For the last 2 months, we've been wondering: whatever happened to that British study purporting to show surprising efficacy of cheap steroid dexamethasone in treating COVID-19?
While we suspected that drug companies working on vaccines and fancy new treatments (see Gilead's questionably effective remdesivir) might secretly be working to undermine this type of research for fear it might interfere with "innovation" their bottom lines, on Wednesday, a group of doctors brought together by the WHO published a report analyzing several studies on the effectiveness of steroids in treating late-stage COVID-19.
The studies, which involved a total of 1,700 patients, apparently show that a number of cheap, plentiful corticosteroids (anti-inflammatory drugs that can damp the effects of an overactive immune system) helped lower COVID-19-related mortality by roughly one-third, compared with the 'control' group that didn't receive the medication.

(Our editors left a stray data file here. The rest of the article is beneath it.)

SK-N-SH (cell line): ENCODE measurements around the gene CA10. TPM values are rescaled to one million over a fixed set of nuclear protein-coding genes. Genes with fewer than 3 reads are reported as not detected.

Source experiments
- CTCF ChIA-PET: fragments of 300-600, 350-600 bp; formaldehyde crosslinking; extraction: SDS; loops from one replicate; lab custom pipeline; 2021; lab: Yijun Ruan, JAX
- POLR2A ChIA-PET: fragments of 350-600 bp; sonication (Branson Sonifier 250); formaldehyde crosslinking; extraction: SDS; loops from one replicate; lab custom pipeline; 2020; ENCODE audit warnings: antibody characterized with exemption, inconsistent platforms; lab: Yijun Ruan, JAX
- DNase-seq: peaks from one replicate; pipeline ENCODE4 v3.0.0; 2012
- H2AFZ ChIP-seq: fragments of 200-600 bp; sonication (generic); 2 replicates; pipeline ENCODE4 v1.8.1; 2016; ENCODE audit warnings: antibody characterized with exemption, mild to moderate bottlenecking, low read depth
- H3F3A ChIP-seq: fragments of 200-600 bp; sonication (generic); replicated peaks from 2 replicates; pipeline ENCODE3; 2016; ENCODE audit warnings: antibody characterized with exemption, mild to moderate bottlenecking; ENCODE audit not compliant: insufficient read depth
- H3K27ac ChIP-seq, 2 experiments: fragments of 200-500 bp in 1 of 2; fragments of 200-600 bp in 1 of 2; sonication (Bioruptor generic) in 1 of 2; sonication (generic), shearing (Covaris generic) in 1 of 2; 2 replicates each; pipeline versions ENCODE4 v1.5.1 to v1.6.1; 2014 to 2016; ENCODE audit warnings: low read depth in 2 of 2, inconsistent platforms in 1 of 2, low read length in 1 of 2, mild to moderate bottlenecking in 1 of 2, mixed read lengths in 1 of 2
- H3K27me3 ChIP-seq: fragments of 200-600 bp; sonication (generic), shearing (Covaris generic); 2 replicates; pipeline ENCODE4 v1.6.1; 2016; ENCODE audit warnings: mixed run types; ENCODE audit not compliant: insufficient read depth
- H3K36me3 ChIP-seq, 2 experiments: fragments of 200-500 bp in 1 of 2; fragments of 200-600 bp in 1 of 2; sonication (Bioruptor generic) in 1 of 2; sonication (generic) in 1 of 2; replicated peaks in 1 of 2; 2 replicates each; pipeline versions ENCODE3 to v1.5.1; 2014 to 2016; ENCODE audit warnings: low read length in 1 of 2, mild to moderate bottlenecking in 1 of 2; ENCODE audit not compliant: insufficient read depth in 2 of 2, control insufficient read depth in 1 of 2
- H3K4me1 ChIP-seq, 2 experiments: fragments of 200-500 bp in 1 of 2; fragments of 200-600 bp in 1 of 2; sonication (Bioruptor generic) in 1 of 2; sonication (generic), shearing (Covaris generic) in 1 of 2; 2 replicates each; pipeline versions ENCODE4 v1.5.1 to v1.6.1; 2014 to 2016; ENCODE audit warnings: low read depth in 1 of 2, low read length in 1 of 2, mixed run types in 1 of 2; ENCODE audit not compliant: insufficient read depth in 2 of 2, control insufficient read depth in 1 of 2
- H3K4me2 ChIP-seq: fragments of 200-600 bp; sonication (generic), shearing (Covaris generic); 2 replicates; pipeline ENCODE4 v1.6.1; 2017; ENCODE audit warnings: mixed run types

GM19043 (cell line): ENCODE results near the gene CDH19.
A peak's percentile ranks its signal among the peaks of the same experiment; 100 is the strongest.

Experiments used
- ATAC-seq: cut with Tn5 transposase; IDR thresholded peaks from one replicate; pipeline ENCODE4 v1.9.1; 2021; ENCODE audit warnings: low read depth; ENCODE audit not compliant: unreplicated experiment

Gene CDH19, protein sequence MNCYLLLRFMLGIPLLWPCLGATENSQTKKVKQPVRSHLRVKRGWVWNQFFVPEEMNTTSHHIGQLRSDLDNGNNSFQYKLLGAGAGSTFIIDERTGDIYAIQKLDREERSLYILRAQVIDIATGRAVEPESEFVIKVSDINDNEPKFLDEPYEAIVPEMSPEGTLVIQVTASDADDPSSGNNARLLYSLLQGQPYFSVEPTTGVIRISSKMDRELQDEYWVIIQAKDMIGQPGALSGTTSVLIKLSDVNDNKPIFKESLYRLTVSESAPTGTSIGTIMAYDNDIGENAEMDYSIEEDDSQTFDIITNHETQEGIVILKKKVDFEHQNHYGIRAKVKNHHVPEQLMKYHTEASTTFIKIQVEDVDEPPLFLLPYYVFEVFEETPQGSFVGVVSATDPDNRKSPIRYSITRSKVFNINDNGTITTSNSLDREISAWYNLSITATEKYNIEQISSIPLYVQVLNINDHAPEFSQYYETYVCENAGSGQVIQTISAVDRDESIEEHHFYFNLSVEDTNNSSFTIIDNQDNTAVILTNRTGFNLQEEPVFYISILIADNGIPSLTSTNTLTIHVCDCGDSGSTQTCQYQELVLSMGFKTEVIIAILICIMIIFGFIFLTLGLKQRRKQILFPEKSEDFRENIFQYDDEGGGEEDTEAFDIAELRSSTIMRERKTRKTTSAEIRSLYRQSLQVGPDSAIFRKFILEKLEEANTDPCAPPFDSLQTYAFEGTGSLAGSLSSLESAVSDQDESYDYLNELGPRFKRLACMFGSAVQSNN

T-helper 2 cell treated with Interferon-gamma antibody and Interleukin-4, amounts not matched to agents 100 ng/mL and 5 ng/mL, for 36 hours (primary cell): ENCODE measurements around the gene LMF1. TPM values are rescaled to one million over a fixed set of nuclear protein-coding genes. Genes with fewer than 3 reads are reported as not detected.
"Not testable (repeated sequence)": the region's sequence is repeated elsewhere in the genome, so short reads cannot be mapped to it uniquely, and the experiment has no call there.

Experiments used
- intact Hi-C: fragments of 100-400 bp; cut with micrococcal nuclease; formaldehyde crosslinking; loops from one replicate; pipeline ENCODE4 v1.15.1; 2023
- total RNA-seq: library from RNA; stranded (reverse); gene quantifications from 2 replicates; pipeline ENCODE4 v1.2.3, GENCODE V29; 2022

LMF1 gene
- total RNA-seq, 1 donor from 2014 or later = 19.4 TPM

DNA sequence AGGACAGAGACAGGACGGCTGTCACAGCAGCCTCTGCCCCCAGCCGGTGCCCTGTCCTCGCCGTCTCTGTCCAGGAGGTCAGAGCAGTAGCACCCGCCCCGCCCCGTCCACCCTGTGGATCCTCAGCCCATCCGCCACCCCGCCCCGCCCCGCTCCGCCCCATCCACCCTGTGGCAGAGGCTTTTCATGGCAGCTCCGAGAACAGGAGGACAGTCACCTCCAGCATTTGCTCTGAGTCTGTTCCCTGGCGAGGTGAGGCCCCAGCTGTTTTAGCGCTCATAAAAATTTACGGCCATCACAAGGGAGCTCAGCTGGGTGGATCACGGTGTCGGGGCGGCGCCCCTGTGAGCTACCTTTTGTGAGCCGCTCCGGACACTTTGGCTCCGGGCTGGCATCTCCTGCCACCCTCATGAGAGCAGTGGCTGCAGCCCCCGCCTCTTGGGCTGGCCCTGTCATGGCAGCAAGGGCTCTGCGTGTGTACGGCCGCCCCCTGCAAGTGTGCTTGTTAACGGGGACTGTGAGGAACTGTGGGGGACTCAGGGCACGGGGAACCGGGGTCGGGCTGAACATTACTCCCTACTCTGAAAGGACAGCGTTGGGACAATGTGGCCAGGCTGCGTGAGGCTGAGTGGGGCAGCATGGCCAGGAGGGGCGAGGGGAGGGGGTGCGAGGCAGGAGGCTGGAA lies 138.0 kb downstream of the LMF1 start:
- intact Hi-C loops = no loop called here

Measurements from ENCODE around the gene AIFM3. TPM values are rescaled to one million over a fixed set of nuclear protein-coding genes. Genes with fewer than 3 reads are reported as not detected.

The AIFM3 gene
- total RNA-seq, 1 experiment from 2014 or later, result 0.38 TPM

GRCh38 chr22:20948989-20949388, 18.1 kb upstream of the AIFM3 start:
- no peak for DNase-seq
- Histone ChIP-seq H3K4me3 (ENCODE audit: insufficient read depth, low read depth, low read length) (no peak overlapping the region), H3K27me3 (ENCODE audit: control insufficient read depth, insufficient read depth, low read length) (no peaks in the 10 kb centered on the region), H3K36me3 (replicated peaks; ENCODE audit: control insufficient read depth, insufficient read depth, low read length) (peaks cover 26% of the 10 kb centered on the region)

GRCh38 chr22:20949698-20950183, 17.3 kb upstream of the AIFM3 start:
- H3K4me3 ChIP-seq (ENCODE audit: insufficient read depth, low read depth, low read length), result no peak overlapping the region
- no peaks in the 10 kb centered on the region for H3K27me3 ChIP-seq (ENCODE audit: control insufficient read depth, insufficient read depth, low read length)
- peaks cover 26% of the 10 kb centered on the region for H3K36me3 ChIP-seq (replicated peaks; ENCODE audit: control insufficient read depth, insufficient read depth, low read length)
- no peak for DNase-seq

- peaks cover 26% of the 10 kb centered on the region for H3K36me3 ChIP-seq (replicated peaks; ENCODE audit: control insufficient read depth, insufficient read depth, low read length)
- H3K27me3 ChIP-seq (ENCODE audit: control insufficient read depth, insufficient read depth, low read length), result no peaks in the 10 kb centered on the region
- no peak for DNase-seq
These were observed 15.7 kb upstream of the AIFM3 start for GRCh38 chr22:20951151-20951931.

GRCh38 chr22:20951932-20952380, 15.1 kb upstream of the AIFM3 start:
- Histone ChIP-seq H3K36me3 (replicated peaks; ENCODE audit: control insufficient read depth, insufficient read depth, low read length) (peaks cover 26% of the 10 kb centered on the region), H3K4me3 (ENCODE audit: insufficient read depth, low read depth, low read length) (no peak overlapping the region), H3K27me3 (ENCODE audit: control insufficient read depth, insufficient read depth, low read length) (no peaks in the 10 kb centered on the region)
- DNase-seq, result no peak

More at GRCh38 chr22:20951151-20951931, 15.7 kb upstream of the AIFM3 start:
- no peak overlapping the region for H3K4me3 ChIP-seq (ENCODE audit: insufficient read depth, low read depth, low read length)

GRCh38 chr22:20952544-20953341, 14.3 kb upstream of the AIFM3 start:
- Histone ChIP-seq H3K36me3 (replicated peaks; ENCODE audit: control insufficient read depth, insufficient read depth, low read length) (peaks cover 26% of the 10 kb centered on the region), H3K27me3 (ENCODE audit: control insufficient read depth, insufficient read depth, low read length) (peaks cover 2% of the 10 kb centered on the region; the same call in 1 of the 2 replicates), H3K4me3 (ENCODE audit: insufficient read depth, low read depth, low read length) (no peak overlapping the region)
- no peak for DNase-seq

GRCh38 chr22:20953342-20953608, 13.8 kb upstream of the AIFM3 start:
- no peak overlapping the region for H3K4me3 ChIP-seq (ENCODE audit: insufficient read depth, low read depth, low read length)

The paper published by JAMA featured a meta-analysis performed by the group of scientists and doctors encompassing seven studies done between February and June. All the studies evaluated the use of the commonly used steroid drugs dexamethasone, hydrocortisone and methylprednisolone. The study found relatively consistent benefits for using the drugs in severely ill patients: Of 678 severely ill patients who received steroids, 32.7% died, compared with 41.5% of patients receiving either the usual care, or a placebo (depending on the study).